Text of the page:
Are you killing conversions? – Reclaim your brand through story-telling

Taylar Farquhar Written by Taylar Farquhar

If you could tell your target market a little bit about your product or service in a paragraph, what would you tell them?

Storytelling isn’t just for the bookshelf, and for your business it definitely should be at the forefront of your strategic planning. As brands compete for attention, retention and growth, stories that delve into creating a unique, meaningful and trusted connection can be the difference between surviving and thriving. 

Your brand story says a lot more than you think. Shared stories are the basis upon which we build communities and mutual understanding about the things that matter to us. Stories transcend our bodies, evoke emotions and shape our behaviour. Stories are not only artistic, they are backed by science. When we read or listen to a story we light up our sensory cortex, responsible for feelings, taste and smell and activates a process in the brain called neural coupling, which generates empathy and creates an avenue to relate a consumer's own thoughts and experiences.

A purchase is a reflection of your identity and values. Finding purpose for your business is invaluable, and provides a community for consumers to connect with your brand and values, and get to know your business beyond just generating a profit.

So how can you create a compelling and meaningful narrative and ignite an individuals senses and get the neural coupling firing? 

The answer, Public Narrative. The practice was developed by Marshall Ganz—a Harvard professor—and has been used as a template for the likes of Barack Obama. Ganz stated “stories allow us to express our values not as abstract principles, but as a lived experience, they have the power to move others.” Therefore in order to create purpose-based content it is recommended to:

1. ‘Self’ 

The first step in creating the narrative for your brand to resonate with your consumers is by placing an emphasis on the ‘self’. A story of self is a personal story that Ganz says shows “why you were called to what you have been called to.” Delve deep into how certain events shaped your personal values that can be later linked to your company’s profile and foundations. Your ‘self’ must come from a place of complete authenticity, as your audience will identify the truth when you stray from the narrative. 

Example: Patagonia

Patagonia was built on the foundations of a 14 year old environmentally conscious boy with a passion for rock climbing. His efforts to prevent further damage caused by climbing to the environment became a driving force behind the ethos of the business. An impulse purchase of a thrift rugby jumper based on Yvon’s desire for practicality and to prevent the rope cutting through his neck sparked the evolution of Patagonia clothing and became a way to support the equipment business. Today Patagonia is one of the world's leading environmentally friendly clothing brands. The company reaches far beyond clothing and is committed to teaching and training the next generation of environmental activists.

 2. You

A story of us is a collective story that Ganz says illustrates the “shared purposes, goals, vision” of a community or organization. The purpose of the second step is to connect your ‘self’ values with those shared by your wider audience. You want to create the feeling of commonality and according to Ganzinvite other people to be part of your community”. Therefore, you must weave your personal stories in the experiences, values and passions of others. In order to create an effective ‘us’ you must know your target audience. Who are they, what do they need, where do they spend their time? Combine these questions with your present and competitors audience and you will ensure your message comes across.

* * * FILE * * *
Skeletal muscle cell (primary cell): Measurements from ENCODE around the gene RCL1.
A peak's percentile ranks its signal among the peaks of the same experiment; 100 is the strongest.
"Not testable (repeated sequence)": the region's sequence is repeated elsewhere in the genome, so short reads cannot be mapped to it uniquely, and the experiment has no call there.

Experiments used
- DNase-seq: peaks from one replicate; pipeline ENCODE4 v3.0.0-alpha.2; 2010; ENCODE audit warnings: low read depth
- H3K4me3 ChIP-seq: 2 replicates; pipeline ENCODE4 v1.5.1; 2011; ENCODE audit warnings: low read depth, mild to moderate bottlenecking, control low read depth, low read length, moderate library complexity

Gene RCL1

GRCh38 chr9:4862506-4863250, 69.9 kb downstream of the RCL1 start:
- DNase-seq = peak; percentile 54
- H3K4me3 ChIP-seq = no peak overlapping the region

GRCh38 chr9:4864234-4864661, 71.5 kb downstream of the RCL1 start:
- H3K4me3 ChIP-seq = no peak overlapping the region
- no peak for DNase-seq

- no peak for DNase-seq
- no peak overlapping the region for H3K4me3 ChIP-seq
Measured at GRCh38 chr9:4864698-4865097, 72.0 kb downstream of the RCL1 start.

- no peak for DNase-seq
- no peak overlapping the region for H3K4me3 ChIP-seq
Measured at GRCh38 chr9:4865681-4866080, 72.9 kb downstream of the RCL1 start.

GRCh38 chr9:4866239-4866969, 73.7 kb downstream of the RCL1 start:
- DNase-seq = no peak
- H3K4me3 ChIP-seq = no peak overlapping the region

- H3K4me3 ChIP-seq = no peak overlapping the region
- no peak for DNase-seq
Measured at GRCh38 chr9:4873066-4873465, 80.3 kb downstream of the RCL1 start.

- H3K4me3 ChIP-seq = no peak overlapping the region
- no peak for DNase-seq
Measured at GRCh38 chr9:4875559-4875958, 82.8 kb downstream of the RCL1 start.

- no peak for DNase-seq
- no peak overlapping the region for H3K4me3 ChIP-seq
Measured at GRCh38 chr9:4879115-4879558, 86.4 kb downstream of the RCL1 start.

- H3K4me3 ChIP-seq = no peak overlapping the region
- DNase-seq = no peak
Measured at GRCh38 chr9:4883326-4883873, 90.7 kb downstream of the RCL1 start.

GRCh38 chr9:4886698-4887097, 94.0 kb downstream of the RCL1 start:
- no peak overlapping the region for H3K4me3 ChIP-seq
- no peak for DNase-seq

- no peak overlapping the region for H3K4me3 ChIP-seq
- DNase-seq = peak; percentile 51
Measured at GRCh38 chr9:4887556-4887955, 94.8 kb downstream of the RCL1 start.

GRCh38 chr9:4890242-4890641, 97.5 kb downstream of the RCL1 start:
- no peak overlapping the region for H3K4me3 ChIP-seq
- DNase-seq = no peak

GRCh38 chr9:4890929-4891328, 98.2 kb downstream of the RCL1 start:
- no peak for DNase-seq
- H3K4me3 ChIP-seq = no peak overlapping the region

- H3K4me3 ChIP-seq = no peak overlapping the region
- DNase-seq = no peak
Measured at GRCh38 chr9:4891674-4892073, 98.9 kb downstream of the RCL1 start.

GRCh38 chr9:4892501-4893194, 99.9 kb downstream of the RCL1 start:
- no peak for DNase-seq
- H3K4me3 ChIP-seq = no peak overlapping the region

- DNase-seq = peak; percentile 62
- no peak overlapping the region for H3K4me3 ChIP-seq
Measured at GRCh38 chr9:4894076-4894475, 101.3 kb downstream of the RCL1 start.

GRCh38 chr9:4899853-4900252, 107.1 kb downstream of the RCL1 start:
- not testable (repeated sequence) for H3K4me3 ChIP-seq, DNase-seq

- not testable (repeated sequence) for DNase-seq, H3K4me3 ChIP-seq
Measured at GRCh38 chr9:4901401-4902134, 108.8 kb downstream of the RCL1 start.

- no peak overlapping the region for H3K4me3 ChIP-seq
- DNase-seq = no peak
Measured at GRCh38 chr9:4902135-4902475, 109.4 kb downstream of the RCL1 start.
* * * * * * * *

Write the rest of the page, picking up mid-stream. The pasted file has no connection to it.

Example: AirBnB

A true representation of ‘us’ is the brand AirBnB. Customers are their brand and without them they wouldn’t exist, therefore instead of telling the company’s story, they ask their customers to tell their stories. This is so integral to their Airbnb brand that they have a whole section front and centre, dedicated to “Stories from the Airbnb Community.”

3. ‘Now’

This is the action step. The ‘now’ is urgent and rooted in the values acclaimed during your story of ‘self’ and ‘us’, and is the differentiation to those values that require an action. This is the point in which you wish your consumers to join you on your purpose and become a part of your brand and it’s values. 

Example: Thankyou. Waters ‘consumer led’ movement to ‘write the future with us’.

Founder Daniel Flynn stated that 'Almost a billion people live in extreme poverty, while six billion people don't. We reckon the six billion of us could work together to put an end to global poverty, for good.' and with that statement, after 5 years of determination and struggle brought together a community of thousands who began petitioning for major supermarkets to stock Thankyou. Today, you can find Thankyou. in over 5,500 outlets in Australia, including all major supermarkets. The Thankyou consumer movement has raised millions of dollars to get safe water, toilets and child and maternal health programs to hundreds and thousands of people in need.

You might not be a novelist but you do know yourself and embracing storytelling reveals the inner workings of you that can help your business flourish and build commonality. Build your story, be authentic and real, share your ‘why’, inspire with stories about your staff or customers. Humanise your brand in a way that creates common ground that consumers can relate to, generate brand affinity and create community. SILVERLANE has helped over 700 businesses peel back the layers and get to the hearts and minds of their brand to create compelling, engaging and persuasive narratives that sell.